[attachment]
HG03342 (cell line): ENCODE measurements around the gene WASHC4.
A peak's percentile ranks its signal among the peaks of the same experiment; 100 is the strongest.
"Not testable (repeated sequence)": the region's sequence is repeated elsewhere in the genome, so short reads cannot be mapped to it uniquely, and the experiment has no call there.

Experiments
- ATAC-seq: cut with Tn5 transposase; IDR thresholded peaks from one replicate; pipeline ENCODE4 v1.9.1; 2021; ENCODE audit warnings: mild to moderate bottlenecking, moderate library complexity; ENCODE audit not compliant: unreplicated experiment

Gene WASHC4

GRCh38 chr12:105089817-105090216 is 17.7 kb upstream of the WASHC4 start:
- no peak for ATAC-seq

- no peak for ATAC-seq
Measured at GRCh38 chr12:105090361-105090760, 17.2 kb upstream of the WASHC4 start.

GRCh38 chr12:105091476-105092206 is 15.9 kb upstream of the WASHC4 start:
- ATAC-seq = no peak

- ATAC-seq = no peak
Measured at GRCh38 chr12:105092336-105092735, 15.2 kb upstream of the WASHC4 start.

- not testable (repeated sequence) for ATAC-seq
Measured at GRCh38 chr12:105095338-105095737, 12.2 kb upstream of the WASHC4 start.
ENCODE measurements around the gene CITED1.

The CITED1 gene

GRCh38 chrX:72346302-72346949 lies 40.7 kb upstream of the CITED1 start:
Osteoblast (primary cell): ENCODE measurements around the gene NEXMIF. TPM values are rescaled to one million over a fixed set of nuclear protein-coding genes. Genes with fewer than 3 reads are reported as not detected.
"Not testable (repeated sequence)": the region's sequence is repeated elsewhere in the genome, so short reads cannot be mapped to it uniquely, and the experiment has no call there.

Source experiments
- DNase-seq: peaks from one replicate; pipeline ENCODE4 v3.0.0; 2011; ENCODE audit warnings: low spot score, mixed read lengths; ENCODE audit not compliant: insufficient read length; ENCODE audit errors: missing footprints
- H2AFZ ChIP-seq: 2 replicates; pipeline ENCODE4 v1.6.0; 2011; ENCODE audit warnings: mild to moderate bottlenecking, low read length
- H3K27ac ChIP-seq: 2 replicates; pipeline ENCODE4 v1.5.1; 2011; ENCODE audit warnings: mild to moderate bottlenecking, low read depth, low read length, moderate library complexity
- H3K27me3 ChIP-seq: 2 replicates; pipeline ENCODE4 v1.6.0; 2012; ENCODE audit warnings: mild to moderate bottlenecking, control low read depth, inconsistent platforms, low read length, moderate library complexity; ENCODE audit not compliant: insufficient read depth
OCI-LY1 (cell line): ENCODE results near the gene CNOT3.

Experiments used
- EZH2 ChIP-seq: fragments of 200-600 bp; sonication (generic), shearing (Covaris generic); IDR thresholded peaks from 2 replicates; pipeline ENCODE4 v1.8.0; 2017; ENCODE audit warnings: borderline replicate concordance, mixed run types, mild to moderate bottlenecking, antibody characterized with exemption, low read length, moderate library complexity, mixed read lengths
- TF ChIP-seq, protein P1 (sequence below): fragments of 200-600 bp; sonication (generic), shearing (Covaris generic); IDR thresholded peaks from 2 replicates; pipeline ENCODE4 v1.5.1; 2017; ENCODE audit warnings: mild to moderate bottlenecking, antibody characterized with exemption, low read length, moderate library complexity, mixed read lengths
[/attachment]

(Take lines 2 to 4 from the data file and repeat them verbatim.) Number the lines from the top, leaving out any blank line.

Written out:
A peak's percentile ranks its signal among the peaks of the same experiment; 100 is the strongest.
"Not testable (repeated sequence)": the region's sequence is repeated elsewhere in the genome, so short reads cannot be mapped to it uniquely, and the experiment has no call there.

Experiments